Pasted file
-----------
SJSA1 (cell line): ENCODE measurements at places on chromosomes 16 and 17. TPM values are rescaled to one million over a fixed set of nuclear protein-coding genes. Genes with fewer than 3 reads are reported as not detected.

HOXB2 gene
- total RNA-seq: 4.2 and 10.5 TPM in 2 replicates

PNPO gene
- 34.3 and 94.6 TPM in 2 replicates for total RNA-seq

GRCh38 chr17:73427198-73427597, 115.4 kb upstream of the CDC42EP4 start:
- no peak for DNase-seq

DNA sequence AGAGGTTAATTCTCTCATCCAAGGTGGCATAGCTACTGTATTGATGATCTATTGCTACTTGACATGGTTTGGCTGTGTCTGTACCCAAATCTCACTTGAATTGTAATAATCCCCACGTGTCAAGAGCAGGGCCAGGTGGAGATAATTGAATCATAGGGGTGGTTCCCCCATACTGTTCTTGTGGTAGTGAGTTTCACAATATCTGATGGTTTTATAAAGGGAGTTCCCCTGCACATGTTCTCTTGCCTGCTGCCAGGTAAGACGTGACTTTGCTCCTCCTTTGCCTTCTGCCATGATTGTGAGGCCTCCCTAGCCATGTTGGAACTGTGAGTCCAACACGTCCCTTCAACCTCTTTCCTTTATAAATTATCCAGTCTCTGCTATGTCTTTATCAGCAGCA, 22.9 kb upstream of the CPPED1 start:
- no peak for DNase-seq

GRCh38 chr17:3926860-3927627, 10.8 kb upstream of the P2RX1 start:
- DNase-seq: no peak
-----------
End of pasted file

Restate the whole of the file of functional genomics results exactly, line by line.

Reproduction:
SJSA1 (cell line): ENCODE measurements at places on chromosomes 16 and 17. TPM values are rescaled to one million over a fixed set of nuclear protein-coding genes. Genes with fewer than 3 reads are reported as not detected.

HOXB2 gene
- total RNA-seq: 4.2 and 10.5 TPM in 2 replicates

PNPO gene
- 34.3 and 94.6 TPM in 2 replicates for total RNA-seq

GRCh38 chr17:73427198-73427597, 115.4 kb upstream of the CDC42EP4 start:
- no peak for DNase-seq

DNA sequence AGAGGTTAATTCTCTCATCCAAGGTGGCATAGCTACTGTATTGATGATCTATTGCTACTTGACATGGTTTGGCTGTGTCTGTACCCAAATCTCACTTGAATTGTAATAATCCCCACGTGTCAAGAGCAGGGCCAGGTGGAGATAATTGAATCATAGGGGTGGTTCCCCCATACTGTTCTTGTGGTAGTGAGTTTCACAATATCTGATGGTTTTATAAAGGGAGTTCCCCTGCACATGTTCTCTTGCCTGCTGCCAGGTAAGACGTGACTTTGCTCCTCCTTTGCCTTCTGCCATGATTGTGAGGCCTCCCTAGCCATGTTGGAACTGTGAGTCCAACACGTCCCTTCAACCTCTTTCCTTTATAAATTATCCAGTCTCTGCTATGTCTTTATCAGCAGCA, 22.9 kb upstream of the CPPED1 start:
- no peak for DNase-seq

GRCh38 chr17:3926860-3927627, 10.8 kb upstream of the P2RX1 start:
- DNase-seq: no peak